Wartime Potters Bar
By David Roberts
Wartime in Potters Bar
Potters Bar before the Second World was no more than an oversized village divided by a railway track. Unlike today, much has changed, with many buildings demolished and built over. Large housing estates now cover the fields and open spaces we local children once played on.
We lived in Park Avenue and known as the most bombed area in Potters Bar! The German planes would target the Railway lines as they emerged from the tunnel after leaving Kings Cross railway station, or transporting troops, tanks, guns, and other war equipment, from the industrial north. Many bombs missed their intended targets, hitting surrounding and often residential areas instead.
My mother drove a milk float pulled by an old Horse, rescued from a bombed out building in East London. My Father was exempt from service due to ill health, and worked as a booking clerk at Kings Cross Station, and was a member of the Home Guard.
I was 7 years old when the War started. My school teacher’s brother was Captain John Allcock of Allcock & Brown fame – The early Aviators who first flew the Atlantic non-stop in 1919.
In 1916 the Zeppelin L31 was shot down over Potters Bar, by pilot officer Tempest. A road was to be later named after him. The Zeppelin pilot, Heinrich Matty, jumped from the airship without a parachute, rather than be burned alive. On Armistice Day 1937, a service was held at a local Cemetery, attended by General von Ribbentrop, General Goering and other members of the German military, who were later to hold top positions in the German war ‘machine’, and would be later tried for War Crimes at Nuremburg. After the War, deceased German airmen from the Zeppelin were removed and re-buried in Germany.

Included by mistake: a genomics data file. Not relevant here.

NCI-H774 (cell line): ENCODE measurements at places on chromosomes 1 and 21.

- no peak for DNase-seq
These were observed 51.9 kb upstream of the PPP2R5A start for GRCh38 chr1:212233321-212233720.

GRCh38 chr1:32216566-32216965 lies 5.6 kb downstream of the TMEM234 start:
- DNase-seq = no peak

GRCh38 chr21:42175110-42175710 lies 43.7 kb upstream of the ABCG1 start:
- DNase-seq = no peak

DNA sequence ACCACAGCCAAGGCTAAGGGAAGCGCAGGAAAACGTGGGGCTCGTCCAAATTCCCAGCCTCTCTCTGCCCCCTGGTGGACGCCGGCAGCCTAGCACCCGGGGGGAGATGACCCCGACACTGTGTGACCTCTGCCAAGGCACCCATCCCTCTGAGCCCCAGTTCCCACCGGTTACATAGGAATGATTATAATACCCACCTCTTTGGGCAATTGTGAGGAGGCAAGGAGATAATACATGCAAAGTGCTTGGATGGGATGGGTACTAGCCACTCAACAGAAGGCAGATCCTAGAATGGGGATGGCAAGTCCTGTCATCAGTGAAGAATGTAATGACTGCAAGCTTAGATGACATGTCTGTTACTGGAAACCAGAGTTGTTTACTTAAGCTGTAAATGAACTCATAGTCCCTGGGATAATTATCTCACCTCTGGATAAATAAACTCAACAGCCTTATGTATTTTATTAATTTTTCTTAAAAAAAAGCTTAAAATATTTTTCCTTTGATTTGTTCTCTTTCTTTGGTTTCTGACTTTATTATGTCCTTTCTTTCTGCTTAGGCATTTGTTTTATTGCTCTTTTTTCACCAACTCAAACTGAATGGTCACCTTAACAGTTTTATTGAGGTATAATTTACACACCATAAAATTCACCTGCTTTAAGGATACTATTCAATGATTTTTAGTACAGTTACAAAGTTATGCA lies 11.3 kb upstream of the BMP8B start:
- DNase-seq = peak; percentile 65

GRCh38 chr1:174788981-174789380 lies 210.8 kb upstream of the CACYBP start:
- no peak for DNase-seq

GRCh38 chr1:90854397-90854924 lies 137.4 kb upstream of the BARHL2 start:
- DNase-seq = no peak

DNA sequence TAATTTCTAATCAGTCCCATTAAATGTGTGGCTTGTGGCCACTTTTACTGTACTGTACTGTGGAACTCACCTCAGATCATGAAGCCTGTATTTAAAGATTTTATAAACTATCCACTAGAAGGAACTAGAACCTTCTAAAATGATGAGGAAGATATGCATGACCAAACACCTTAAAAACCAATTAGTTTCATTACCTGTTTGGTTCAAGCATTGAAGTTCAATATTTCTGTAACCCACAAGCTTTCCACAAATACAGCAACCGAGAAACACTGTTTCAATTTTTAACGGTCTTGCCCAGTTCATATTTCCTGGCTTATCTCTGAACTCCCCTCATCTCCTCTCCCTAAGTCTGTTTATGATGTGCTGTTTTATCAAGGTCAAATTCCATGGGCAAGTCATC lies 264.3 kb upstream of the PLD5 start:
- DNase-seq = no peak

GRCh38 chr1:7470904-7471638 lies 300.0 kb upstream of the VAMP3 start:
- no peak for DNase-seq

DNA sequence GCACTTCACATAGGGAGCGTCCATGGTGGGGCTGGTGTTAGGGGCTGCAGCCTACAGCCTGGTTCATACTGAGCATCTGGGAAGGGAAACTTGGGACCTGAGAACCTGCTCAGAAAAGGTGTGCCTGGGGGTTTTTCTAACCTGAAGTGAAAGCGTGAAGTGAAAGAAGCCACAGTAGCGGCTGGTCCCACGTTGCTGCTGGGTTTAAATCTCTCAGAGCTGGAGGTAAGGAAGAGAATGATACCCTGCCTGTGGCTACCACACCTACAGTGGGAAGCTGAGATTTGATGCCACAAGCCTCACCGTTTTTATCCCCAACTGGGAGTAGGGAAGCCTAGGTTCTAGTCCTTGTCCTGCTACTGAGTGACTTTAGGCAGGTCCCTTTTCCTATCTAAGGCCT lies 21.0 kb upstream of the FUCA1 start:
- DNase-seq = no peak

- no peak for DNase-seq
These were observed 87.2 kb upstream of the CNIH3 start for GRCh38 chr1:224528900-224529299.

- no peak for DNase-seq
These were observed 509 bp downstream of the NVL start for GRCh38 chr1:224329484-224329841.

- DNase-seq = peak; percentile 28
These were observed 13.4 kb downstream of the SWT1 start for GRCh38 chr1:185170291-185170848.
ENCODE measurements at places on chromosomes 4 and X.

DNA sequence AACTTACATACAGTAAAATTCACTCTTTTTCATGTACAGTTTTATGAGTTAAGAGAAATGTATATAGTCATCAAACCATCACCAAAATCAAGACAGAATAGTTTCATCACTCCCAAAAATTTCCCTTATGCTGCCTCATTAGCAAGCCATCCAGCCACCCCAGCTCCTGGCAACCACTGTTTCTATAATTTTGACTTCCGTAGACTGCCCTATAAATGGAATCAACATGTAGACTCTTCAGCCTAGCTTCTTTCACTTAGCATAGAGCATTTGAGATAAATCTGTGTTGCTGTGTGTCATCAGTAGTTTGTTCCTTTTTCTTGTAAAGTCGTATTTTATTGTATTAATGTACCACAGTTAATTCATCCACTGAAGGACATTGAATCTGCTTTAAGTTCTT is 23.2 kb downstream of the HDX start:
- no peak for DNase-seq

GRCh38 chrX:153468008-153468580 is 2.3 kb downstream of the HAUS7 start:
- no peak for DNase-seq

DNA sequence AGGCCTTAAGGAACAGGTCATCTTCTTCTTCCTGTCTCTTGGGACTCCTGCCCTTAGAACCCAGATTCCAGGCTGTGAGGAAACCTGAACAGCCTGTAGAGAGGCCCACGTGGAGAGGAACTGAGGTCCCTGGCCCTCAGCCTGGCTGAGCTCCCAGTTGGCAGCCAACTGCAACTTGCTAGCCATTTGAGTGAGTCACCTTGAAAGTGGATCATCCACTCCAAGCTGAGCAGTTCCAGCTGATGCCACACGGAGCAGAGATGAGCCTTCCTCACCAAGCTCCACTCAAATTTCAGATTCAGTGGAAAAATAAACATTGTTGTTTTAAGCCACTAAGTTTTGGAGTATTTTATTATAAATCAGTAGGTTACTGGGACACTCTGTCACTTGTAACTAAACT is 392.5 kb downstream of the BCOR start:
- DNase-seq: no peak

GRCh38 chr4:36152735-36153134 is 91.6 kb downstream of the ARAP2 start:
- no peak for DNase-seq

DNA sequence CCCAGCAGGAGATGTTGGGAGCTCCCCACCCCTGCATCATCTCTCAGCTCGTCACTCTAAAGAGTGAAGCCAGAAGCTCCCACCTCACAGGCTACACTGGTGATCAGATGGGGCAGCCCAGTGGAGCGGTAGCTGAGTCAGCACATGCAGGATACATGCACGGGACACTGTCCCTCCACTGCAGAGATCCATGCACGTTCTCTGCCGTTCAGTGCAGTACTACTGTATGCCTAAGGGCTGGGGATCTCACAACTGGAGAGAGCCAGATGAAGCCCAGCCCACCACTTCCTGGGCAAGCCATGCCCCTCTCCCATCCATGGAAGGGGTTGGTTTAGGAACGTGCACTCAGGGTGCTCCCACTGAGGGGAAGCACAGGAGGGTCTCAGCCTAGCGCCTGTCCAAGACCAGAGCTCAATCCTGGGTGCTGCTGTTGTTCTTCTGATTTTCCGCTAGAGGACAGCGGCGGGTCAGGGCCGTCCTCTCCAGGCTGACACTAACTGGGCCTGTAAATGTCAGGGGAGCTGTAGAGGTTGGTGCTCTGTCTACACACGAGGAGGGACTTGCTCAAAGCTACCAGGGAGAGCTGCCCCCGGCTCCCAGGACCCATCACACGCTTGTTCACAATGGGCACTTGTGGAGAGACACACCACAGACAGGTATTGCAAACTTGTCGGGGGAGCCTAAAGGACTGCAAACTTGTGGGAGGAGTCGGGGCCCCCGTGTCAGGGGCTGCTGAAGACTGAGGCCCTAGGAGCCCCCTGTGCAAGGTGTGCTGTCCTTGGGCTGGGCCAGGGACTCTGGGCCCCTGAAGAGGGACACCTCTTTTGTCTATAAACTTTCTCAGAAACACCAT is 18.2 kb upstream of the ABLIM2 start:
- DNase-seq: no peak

We would spend every night in the Air raid shelter when the sirens would sound around 9pm in the evenings, and again the next day when we were at school. Anti Aircraft guns were positioned on street corners, and barrage balloons would fly above.
Most kids’ parents had gone off to war! Food was scarce. I had an Allotment where I would grow vegetables to help out. A local Policeman showed me how and what to grow. He also showed me how to shape up and learn to Box!! Johnny Wright, the 1948 Middleweight Olympic Silver Medallist lived in Potters Bar, and used the drill hall in nearby Barnet to train, where my friend and I used to go. I even managed a few rounds with him, as being in the Navy he was short of sparring partners.
On one night raid, Incendiary bombs fell on Park Avenue setting fire to some of the houses. Those that missed landed in the fields, stuck in the mud unexploded. We boys would unscrew the tails of the bombs and remove the magnesium, make fires, and then throw the magnesium on and watch it explode! We would then float the canister they were dropped in into a nearby flooded bomb crater.
One afternoon, whilst waiting for a bus, a giant U.S Bomber flew overhead at Rooftop height, before crashing at the bottom of Park Avenue, landing on a Piggery. We got inside the plane, and found it empty, finding out later that the crew had bailed out over Epping Forest 5 miles away.
We often saw squadrons of planes flying back after raids over Germany, with spaces in the formations, for those who did not return. We would also find parts thrown out of planes, to lighten the weight of a damaged plane.